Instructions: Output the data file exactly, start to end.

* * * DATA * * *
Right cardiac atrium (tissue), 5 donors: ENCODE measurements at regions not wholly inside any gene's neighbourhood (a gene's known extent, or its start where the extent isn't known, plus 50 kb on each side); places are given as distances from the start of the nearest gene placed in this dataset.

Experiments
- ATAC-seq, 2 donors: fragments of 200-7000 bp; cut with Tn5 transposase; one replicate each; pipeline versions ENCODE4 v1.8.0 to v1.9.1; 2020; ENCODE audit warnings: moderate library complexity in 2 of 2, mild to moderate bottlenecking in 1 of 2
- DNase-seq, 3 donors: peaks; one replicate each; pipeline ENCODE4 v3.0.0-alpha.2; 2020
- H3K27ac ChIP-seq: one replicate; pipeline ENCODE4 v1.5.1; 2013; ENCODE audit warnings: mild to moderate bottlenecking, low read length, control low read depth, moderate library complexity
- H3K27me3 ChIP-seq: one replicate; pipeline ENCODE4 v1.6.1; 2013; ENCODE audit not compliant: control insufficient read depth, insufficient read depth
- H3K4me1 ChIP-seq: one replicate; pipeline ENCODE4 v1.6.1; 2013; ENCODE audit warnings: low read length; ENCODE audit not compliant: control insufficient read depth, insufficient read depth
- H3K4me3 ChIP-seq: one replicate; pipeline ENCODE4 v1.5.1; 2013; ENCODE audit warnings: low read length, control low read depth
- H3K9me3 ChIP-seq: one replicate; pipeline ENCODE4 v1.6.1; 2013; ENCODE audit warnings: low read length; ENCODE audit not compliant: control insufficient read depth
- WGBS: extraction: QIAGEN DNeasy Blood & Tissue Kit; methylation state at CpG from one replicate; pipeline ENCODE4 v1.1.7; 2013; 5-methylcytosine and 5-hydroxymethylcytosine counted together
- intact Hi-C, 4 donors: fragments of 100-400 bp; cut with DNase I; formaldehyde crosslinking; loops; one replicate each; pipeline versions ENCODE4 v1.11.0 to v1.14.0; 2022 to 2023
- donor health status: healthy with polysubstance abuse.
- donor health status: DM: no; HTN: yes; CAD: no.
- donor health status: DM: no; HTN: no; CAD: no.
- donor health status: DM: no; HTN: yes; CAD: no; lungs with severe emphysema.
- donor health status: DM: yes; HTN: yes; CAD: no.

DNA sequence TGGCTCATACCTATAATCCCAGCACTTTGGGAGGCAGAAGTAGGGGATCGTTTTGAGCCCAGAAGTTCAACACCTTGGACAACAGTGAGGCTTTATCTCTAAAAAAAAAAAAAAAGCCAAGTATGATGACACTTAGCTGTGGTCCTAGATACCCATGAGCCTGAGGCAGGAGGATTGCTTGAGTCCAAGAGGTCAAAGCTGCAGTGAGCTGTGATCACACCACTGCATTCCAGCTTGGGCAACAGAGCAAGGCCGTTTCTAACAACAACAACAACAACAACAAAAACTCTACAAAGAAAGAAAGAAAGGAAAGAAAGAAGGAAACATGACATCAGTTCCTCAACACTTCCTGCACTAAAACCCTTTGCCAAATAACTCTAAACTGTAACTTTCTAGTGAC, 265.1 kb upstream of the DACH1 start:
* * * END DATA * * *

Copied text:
Right cardiac atrium (tissue), 5 donors: ENCODE measurements at regions not wholly inside any gene's neighbourhood (a gene's known extent, or its start where the extent isn't known, plus 50 kb on each side); places are given as distances from the start of the nearest gene placed in this dataset.

Experiments
- ATAC-seq, 2 donors: fragments of 200-7000 bp; cut with Tn5 transposase; one replicate each; pipeline versions ENCODE4 v1.8.0 to v1.9.1; 2020; ENCODE audit warnings: moderate library complexity in 2 of 2, mild to moderate bottlenecking in 1 of 2
- DNase-seq, 3 donors: peaks; one replicate each; pipeline ENCODE4 v3.0.0-alpha.2; 2020
- H3K27ac ChIP-seq: one replicate; pipeline ENCODE4 v1.5.1; 2013; ENCODE audit warnings: mild to moderate bottlenecking, low read length, control low read depth, moderate library complexity
- H3K27me3 ChIP-seq: one replicate; pipeline ENCODE4 v1.6.1; 2013; ENCODE audit not compliant: control insufficient read depth, insufficient read depth
- H3K4me1 ChIP-seq: one replicate; pipeline ENCODE4 v1.6.1; 2013; ENCODE audit warnings: low read length; ENCODE audit not compliant: control insufficient read depth, insufficient read depth
- H3K4me3 ChIP-seq: one replicate; pipeline ENCODE4 v1.5.1; 2013; ENCODE audit warnings: low read length, control low read depth
- H3K9me3 ChIP-seq: one replicate; pipeline ENCODE4 v1.6.1; 2013; ENCODE audit warnings: low read length; ENCODE audit not compliant: control insufficient read depth
- WGBS: extraction: QIAGEN DNeasy Blood & Tissue Kit; methylation state at CpG from one replicate; pipeline ENCODE4 v1.1.7; 2013; 5-methylcytosine and 5-hydroxymethylcytosine counted together
- intact Hi-C, 4 donors: fragments of 100-400 bp; cut with DNase I; formaldehyde crosslinking; loops; one replicate each; pipeline versions ENCODE4 v1.11.0 to v1.14.0; 2022 to 2023
- donor health status: healthy with polysubstance abuse.
- donor health status: DM: no; HTN: yes; CAD: no.
- donor health status: DM: no; HTN: no; CAD: no.
- donor health status: DM: no; HTN: yes; CAD: no; lungs with severe emphysema.
- donor health status: DM: yes; HTN: yes; CAD: no.

DNA sequence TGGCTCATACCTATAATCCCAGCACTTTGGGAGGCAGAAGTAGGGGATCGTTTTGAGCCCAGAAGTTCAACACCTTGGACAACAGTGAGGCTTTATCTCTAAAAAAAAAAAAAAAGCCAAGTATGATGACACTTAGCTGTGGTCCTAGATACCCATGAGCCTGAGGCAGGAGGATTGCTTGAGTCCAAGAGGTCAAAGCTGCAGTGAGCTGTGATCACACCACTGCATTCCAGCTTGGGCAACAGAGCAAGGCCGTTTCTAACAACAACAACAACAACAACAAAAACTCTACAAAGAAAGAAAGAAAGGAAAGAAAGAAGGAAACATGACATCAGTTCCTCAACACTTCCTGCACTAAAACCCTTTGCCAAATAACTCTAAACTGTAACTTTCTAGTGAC, 265.1 kb upstream of the DACH1 start: